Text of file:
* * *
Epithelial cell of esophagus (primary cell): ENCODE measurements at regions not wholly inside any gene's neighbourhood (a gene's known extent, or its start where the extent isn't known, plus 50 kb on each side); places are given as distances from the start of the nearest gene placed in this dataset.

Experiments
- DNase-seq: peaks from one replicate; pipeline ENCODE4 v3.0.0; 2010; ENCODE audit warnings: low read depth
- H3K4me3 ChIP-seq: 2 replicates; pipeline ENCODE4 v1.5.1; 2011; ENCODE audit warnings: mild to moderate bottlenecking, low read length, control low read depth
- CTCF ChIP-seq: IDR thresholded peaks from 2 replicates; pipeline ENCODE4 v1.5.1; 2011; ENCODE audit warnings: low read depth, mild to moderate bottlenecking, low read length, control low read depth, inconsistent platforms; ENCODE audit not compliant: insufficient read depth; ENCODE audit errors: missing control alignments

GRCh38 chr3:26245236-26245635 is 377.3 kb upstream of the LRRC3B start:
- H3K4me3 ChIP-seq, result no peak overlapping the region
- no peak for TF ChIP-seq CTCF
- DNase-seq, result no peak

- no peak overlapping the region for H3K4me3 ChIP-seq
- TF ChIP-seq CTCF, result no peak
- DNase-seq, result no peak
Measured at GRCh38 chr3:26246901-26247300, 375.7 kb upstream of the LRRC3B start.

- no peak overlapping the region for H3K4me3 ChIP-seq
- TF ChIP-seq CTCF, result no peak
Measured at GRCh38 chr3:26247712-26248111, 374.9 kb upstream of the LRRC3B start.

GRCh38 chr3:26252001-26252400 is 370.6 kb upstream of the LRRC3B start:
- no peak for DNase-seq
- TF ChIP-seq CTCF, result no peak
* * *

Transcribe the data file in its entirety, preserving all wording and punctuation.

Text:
Epithelial cell of esophagus (primary cell): ENCODE measurements at regions not wholly inside any gene's neighbourhood (a gene's known extent, or its start where the extent isn't known, plus 50 kb on each side); places are given as distances from the start of the nearest gene placed in this dataset.

Experiments
- DNase-seq: peaks from one replicate; pipeline ENCODE4 v3.0.0; 2010; ENCODE audit warnings: low read depth
- H3K4me3 ChIP-seq: 2 replicates; pipeline ENCODE4 v1.5.1; 2011; ENCODE audit warnings: mild to moderate bottlenecking, low read length, control low read depth
- CTCF ChIP-seq: IDR thresholded peaks from 2 replicates; pipeline ENCODE4 v1.5.1; 2011; ENCODE audit warnings: low read depth, mild to moderate bottlenecking, low read length, control low read depth, inconsistent platforms; ENCODE audit not compliant: insufficient read depth; ENCODE audit errors: missing control alignments

GRCh38 chr3:26245236-26245635 is 377.3 kb upstream of the LRRC3B start:
- H3K4me3 ChIP-seq, result no peak overlapping the region
- no peak for TF ChIP-seq CTCF
- DNase-seq, result no peak

- no peak overlapping the region for H3K4me3 ChIP-seq
- TF ChIP-seq CTCF, result no peak
- DNase-seq, result no peak
Measured at GRCh38 chr3:26246901-26247300, 375.7 kb upstream of the LRRC3B start.

- no peak overlapping the region for H3K4me3 ChIP-seq
- TF ChIP-seq CTCF, result no peak
Measured at GRCh38 chr3:26247712-26248111, 374.9 kb upstream of the LRRC3B start.

GRCh38 chr3:26252001-26252400 is 370.6 kb upstream of the LRRC3B start:
- no peak for DNase-seq
- TF ChIP-seq CTCF, result no peak